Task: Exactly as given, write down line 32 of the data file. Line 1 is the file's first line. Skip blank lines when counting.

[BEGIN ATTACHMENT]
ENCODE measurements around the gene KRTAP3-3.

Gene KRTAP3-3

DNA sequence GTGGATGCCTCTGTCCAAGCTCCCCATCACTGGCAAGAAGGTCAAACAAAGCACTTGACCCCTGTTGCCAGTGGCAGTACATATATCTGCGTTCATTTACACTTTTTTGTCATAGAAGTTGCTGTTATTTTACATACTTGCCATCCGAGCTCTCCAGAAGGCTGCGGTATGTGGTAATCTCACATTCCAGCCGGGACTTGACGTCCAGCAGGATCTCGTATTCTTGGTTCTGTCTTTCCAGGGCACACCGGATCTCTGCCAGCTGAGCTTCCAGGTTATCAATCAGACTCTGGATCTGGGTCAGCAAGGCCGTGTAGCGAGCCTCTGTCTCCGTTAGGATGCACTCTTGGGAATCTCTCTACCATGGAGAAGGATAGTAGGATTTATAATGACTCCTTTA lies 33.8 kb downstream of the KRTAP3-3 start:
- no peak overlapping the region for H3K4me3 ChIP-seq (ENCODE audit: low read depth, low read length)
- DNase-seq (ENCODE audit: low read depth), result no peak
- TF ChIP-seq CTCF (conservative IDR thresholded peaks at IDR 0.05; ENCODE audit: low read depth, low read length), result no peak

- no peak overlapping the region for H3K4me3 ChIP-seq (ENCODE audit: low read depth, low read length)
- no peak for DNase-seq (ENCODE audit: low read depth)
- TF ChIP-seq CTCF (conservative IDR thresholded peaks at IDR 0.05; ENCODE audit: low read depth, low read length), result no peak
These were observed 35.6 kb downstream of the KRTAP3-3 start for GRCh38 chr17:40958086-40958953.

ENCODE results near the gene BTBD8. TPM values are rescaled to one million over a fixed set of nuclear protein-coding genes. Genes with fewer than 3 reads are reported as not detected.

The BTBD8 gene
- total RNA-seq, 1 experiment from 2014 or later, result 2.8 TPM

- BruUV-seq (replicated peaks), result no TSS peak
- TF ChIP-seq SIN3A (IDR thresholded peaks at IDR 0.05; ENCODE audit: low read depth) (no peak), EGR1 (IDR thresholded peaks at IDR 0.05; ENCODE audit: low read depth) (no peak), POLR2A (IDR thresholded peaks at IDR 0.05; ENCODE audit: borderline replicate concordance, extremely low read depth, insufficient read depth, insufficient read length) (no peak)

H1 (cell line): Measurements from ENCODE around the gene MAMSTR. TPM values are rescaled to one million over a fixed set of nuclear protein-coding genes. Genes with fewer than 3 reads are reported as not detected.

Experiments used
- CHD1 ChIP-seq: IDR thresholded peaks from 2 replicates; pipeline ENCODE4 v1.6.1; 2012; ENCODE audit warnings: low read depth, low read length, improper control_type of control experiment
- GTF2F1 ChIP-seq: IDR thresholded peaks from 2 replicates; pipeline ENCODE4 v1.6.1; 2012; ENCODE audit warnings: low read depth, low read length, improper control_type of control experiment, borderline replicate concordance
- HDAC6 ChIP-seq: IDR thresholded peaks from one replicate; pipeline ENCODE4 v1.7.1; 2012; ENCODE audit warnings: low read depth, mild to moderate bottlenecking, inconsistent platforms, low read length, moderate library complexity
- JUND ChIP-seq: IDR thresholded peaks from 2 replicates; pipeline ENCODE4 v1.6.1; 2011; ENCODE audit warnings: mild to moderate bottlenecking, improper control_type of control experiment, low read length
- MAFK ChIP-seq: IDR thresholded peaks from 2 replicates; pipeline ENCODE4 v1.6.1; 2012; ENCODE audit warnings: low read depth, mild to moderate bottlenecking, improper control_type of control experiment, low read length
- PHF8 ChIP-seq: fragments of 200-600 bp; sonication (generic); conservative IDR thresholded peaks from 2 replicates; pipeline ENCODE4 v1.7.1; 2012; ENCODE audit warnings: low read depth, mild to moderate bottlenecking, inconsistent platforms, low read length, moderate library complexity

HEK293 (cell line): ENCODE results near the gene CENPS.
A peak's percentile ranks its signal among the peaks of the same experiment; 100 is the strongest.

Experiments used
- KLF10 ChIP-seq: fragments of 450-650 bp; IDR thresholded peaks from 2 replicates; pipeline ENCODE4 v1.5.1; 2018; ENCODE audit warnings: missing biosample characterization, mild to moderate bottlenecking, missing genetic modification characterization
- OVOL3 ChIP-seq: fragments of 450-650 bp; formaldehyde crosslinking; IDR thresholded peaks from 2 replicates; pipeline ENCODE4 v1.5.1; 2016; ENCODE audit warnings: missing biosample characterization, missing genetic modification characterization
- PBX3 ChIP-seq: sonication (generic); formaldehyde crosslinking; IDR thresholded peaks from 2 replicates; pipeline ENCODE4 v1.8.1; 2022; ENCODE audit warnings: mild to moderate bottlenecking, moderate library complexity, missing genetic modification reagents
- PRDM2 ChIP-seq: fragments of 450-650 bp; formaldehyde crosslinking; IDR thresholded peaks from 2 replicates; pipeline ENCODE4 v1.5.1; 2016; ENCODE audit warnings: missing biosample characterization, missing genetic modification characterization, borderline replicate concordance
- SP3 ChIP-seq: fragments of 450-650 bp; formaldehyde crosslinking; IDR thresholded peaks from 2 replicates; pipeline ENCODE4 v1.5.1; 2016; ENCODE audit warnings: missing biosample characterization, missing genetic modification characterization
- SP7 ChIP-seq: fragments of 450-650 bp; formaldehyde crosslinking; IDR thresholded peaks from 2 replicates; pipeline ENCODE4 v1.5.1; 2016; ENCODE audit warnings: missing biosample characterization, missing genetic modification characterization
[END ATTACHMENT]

- SP7 ChIP-seq: fragments of 450-650 bp; formaldehyde crosslinking; IDR thresholded peaks from 2 replicates; pipeline ENCODE4 v1.5.1; 2016; ENCODE audit warnings: missing biosample characterization, missing genetic modification characterization